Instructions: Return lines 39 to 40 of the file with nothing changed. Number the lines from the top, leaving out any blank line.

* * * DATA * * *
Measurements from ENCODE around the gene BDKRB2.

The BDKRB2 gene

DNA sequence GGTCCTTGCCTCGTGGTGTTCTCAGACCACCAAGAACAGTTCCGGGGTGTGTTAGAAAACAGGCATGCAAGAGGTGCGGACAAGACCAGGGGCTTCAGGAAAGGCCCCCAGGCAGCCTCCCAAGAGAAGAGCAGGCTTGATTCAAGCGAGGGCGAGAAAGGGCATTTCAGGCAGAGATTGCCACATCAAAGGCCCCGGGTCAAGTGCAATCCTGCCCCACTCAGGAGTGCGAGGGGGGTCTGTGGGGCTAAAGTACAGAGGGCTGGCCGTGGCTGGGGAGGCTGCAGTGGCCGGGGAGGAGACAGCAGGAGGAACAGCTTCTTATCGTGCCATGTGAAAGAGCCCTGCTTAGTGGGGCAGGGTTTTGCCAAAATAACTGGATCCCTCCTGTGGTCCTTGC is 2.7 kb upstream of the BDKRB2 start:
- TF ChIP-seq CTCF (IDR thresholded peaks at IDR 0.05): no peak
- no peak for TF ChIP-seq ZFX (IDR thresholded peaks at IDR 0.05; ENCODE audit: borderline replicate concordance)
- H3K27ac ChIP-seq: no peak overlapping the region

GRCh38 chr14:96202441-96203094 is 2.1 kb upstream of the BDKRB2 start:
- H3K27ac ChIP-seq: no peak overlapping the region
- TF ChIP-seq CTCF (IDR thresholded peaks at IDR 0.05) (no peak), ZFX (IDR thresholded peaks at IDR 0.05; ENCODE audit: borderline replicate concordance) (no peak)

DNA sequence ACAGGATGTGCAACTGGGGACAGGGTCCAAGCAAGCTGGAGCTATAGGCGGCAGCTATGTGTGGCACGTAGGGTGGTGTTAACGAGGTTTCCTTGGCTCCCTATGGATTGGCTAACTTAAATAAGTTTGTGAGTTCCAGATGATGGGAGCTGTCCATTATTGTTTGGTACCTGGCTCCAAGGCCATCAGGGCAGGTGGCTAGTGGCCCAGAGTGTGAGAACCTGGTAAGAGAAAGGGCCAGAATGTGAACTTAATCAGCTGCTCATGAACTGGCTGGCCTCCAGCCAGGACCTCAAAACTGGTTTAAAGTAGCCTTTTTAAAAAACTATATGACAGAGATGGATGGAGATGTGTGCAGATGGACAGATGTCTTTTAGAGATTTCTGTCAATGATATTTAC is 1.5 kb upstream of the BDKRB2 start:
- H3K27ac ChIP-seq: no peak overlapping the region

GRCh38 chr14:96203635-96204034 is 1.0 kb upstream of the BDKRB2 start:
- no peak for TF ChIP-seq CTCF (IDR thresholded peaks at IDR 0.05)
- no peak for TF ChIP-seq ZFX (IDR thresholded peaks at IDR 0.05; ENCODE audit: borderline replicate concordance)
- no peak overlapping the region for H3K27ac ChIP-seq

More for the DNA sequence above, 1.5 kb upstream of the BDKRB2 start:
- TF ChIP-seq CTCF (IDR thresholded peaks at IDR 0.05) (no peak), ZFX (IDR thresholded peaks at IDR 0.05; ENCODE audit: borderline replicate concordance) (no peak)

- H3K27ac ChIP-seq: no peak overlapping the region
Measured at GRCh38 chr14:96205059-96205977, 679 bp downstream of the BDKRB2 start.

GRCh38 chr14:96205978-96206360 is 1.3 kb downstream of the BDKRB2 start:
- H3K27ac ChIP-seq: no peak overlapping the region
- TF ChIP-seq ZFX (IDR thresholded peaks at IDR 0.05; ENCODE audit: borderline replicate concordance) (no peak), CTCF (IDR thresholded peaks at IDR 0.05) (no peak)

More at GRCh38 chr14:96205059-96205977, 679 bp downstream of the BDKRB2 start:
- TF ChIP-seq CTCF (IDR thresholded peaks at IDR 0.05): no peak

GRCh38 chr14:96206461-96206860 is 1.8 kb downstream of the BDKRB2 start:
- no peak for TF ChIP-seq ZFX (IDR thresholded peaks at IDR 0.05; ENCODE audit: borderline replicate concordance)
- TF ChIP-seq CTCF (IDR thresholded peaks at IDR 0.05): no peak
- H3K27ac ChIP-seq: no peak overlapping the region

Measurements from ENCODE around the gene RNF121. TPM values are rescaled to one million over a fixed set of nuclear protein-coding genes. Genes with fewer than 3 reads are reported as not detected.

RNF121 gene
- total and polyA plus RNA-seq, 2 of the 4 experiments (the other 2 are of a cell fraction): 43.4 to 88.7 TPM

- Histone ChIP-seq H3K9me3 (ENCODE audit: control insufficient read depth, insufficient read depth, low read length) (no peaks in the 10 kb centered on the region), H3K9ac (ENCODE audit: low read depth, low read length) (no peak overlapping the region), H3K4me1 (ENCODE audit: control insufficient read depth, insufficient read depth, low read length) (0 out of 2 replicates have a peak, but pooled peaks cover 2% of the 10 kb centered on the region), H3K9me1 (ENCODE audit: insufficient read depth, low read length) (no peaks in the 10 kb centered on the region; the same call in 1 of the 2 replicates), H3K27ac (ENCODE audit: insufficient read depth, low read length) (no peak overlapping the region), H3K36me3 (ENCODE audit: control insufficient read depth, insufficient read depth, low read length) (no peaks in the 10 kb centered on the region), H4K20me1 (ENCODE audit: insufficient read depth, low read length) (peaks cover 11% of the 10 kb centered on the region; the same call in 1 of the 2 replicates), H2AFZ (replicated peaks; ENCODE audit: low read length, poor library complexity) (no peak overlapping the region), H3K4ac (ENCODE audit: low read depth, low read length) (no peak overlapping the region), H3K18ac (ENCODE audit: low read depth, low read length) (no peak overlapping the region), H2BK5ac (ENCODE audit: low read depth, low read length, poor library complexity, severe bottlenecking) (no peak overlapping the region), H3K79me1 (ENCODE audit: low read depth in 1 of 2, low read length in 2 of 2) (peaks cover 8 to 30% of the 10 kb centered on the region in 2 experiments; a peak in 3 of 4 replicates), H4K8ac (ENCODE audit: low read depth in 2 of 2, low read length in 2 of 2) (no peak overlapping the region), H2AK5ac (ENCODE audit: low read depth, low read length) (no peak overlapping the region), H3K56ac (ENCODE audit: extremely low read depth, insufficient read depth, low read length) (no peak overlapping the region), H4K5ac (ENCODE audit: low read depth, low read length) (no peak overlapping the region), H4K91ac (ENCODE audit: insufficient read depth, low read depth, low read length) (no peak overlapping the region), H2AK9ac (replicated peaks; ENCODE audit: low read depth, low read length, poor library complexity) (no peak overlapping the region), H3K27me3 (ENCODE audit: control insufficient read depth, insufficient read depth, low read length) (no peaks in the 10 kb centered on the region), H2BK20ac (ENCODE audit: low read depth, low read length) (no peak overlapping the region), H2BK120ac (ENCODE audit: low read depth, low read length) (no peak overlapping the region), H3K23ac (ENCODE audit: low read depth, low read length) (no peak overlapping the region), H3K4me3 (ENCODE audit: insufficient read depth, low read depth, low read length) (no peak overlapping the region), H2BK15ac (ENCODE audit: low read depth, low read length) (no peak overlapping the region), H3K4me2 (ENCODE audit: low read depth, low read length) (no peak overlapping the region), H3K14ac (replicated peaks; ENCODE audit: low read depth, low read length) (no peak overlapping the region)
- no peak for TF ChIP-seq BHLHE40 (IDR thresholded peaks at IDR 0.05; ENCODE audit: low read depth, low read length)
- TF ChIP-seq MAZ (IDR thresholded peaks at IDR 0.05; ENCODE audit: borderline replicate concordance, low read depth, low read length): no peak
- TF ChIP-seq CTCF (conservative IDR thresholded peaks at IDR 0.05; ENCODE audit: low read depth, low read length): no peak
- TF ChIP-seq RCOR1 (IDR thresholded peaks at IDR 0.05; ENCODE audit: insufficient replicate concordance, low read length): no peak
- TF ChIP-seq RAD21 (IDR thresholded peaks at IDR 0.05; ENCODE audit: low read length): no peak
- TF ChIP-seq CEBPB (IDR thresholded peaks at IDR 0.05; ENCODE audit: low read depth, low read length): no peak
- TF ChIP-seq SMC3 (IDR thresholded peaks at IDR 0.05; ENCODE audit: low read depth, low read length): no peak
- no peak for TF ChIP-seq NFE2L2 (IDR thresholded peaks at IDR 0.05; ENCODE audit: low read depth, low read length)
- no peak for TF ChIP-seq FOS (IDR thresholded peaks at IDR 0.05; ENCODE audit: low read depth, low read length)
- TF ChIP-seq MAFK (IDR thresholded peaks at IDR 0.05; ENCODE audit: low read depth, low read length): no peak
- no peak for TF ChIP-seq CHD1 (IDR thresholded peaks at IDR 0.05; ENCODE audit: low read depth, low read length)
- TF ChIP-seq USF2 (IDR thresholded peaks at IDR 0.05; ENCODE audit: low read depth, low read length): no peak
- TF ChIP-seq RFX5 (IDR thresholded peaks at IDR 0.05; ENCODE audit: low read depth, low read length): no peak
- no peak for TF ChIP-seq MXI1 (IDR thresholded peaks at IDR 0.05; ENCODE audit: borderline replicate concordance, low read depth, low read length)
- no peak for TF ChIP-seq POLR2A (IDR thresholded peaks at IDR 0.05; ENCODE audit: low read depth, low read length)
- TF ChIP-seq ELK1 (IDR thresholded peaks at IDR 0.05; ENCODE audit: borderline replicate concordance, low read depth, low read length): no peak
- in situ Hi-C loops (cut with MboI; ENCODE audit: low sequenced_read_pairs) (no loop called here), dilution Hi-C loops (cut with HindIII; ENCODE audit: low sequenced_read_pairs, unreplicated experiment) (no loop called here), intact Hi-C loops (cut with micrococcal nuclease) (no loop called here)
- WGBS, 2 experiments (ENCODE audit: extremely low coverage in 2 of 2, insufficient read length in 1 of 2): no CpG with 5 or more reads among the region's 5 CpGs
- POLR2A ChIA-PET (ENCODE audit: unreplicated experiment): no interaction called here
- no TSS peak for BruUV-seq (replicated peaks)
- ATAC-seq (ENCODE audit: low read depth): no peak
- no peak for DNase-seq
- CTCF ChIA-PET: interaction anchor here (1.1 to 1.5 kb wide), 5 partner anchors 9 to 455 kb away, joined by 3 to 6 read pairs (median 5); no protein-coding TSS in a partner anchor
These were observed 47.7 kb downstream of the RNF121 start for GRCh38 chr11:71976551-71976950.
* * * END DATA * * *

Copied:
- TF ChIP-seq SMC3 (IDR thresholded peaks at IDR 0.05; ENCODE audit: low read depth, low read length): no peak
- no peak for TF ChIP-seq NFE2L2 (IDR thresholded peaks at IDR 0.05; ENCODE audit: low read depth, low read length)